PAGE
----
- Membership of the Indian Financial Network (INFINET)
Risks involved in Cheque Truncation
Introduction of the truncation process might change the roles and responsibilities of the various participants in the truncation process and may lead to introduction of certain risks that will have to be mitigated. These are documented below:
- At the presenting bank level, the responsibility to confirm the genuineness of the cheque based on the apparent tenor or the visible features of the cheque presented for collection may lead to banks refusing to accepting a genuine cheque or accepting a forged/fake cheque based on a manual scrutiny. Images and MICR data to be sent to the clearing-house must be matched before they are released to the Clearing-house.
- The Clearing-house must assume that the data given by the banks is the data meant for that day’s clearing and will have to arrive at the settlement based on this assumption. If the MICR data given by the bank is not matching with the day’s image that the bank has sent for collection, it may lead to wrong settlement and large returns
- Truncating cheques involves additional operational risks. Banks will have to take sufficient measures to ensure that all necessary safeguards are provided for – in consonance with legal requirements and banking practice while making payments, especially for high value instruments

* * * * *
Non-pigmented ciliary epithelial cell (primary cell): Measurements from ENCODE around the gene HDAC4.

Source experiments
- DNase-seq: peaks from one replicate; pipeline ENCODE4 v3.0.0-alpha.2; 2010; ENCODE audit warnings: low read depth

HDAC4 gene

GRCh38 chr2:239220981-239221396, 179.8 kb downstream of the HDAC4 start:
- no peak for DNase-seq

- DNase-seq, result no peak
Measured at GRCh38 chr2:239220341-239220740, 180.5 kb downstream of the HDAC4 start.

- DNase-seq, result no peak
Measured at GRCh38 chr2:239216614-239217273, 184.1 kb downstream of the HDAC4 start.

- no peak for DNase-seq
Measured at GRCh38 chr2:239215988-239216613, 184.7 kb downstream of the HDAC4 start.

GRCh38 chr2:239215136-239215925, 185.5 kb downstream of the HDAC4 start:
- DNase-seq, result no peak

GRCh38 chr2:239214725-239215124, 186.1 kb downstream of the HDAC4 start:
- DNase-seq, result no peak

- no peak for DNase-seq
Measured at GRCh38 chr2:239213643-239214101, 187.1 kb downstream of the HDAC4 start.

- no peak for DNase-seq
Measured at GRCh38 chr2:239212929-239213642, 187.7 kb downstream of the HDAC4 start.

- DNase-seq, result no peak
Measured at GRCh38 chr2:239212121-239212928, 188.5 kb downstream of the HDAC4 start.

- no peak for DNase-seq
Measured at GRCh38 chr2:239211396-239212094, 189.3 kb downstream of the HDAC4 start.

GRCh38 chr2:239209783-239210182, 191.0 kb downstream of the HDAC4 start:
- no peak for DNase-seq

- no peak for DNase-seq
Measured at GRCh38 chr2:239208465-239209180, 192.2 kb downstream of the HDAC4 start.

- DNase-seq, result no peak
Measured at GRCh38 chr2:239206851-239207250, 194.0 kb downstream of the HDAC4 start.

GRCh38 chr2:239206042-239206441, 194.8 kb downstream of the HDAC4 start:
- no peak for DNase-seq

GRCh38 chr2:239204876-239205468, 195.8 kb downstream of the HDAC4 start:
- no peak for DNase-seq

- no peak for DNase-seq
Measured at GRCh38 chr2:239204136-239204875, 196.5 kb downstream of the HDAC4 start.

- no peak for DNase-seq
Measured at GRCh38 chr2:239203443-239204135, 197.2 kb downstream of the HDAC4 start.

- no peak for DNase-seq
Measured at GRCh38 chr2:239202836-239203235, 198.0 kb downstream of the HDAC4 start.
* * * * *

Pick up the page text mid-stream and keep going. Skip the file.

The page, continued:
- The drawee bank must verify the signature on the image of a cheque. If a drawee bank decides to verify signatures on the images of cheques above a cut-off amount only, then it runs the risk of paying some forged instruments.
What type of cheques can be presented in the CTS?
All the local cheques can be presented in the CTS. Banks may also present cheques on banks situated outside the NCR, but such banks have branches in the NCR region. The CTS also supports the intercity clearing and specialized clearing like high value clearing etc. The on-us instruments where both presenting and drawee banks are same are not allowed in the CTS. Images of such instruments would be stopped at the Clearing House Interface itself.
- The collecting bank under a truncated environment must verify the authenticity of the cheque based on visible features
- It is suggested that the clearing-house cannot be held responsible for fraud, forgery etc. As per the recommendations of the working group, the clearing-house will be doing settlement based purely on MICR data and will act as a pass through for the images. As a result, the clearing-house cannot be held responsible for the fraud, forgery of cheques as it cannot even open the images sent in by the banks
- Protests should be lodged per the timings of the existing return cycle
- On the right of the drawee bank to seek further information on the veracity/authenticity of the cheque, the amended Negotiable Instruments (NI) Act already provides for the same. The drawee bank can seek further information and the physical instrument for verification and can retain it if the payment has been made accordingly
- Images should be retained for 8 (eight) years.